et al. C-C chemokine receptor 6–regulated entry of TH-17 cells into the CNS through the choroid plexus is required for the initiation of EAE. Nature Immunol. 10, 514–523 (2009)

  23. 23.

    , & Antigen presentation in autoimmunity and CNS inflammation: how T lymphocytes recognize the brain. J. Mol. Med. 84, 532–543 (2006)

  24. 24.

    , & What is the blood-brain barrier (not)? Trends Immunol. 28, 5–11 (2007)

  25. 25.

    , & Transfer of experimental allergic encephalomyelitis to bone marrow chimeras: endothelial cells are not the restricting element. J. Exp. Med. 166, 1906–1911 (1987)

  26. 26.

    & Perivascular microglial cells of the CNS are bone-marrow derived and present antigen in vivo. Science 239, 290–292 (1988)

  27. 27.

    , , , & Germline transmission and tissue-specific expression of transgenes delivered by lentiviral vectors. Science 295, 868–872 (2002)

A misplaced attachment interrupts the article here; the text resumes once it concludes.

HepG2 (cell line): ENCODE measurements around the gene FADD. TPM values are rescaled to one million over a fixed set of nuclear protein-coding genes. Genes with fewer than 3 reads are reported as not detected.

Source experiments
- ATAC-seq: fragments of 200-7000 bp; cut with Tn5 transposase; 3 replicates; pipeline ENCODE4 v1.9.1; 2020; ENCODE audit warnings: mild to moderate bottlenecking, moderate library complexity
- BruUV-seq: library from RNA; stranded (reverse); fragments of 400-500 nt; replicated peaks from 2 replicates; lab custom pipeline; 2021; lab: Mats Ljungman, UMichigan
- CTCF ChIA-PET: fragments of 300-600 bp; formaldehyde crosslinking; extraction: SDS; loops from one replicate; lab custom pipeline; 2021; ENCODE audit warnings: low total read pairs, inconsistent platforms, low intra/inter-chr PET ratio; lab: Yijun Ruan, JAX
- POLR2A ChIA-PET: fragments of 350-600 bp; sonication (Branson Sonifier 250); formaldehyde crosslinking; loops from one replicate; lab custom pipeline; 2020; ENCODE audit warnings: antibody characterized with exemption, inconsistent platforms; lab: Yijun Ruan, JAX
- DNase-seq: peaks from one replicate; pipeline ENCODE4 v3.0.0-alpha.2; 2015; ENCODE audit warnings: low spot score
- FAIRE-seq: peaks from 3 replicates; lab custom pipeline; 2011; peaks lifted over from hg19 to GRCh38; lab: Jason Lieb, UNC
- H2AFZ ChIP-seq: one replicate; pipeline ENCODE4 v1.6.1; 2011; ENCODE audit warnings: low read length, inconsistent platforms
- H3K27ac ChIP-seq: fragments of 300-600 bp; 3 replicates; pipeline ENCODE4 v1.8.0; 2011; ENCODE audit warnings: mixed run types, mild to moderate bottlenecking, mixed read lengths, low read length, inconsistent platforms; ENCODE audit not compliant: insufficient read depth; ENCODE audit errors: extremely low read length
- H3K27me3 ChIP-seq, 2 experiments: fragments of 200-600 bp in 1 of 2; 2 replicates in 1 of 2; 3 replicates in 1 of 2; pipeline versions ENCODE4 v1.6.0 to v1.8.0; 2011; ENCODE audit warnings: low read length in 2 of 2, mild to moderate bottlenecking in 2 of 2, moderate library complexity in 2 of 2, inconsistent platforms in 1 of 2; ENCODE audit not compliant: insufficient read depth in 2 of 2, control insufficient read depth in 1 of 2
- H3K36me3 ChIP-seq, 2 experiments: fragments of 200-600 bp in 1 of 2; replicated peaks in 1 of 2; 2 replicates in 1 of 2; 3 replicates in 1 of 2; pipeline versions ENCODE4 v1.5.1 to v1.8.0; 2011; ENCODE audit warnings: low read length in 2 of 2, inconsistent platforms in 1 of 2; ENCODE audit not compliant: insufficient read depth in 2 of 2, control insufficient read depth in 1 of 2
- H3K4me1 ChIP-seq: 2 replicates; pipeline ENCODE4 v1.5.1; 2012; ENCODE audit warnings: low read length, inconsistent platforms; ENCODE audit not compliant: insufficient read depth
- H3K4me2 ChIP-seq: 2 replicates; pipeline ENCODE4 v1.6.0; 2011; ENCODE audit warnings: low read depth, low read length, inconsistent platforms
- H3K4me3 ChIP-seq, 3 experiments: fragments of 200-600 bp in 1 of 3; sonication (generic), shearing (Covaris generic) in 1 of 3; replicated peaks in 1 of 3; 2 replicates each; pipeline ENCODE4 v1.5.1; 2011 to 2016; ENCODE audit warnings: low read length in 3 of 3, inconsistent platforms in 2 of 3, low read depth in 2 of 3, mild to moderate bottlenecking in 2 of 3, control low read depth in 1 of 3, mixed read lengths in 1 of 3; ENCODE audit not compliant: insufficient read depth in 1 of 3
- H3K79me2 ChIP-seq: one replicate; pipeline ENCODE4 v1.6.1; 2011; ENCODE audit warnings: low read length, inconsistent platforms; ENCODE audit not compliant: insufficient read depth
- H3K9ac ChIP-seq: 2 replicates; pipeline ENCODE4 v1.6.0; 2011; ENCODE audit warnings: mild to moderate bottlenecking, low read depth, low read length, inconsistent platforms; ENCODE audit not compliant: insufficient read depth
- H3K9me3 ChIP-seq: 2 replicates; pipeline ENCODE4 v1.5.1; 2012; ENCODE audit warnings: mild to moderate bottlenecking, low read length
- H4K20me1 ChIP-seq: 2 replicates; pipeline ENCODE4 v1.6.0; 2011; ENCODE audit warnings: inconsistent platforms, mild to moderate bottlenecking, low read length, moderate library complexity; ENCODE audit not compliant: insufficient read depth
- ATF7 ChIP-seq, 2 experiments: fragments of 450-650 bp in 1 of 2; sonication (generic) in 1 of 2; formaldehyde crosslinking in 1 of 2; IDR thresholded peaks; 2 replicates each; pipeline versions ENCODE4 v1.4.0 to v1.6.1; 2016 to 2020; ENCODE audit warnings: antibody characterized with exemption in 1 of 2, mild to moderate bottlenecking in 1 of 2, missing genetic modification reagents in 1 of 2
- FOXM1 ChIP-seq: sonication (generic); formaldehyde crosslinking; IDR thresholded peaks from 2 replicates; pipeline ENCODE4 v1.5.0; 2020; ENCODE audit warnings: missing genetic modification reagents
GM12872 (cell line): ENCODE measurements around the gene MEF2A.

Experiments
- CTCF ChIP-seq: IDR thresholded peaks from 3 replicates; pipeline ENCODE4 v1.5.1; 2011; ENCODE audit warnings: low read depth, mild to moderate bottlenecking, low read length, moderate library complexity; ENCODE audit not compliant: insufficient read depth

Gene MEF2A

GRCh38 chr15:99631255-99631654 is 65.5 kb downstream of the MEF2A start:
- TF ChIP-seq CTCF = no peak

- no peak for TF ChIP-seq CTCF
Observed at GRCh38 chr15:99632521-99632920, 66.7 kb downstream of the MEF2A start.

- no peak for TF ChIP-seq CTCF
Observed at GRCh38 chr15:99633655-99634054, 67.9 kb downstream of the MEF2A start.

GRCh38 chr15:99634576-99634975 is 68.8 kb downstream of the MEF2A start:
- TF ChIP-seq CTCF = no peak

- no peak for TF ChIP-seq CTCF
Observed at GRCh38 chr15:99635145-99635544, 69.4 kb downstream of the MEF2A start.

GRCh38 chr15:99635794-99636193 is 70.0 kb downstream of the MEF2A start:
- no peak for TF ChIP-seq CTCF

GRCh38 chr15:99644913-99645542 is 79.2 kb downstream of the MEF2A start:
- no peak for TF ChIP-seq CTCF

28. 28.

    et al. Live imaging of effector cell trafficking and autoantigen recognition within the unfolding autoimmune encephalomyelitis lesion. J. Exp. Med. 201, 1805–1814 (2005)

  29. 29.

    et al. The activation status of neuroantigen-specific T cells in the target organ determines the clinical outcome of autoimmune encephalomyelitis. J. Exp. Med. 199, 185–197 (2004)

  30. 30.

    , , , & Generating green fluorescent mice by germline transmission of green fluorescent ES cells. Mech. Dev. 76, 79–90 (1998)

  31. 31.

    , & Myelin basic proteins. Methods Enzymol. 32, 323–341 (1974)

  32. 32.

    et al. Instant effect of soluble antigen on effector T cells in peripheral immune organs during immunotherapy of autoimmune encephalomyelitis. Proc. Natl Acad. Sci. USA 104, 920–925 (2007)

  33. 33.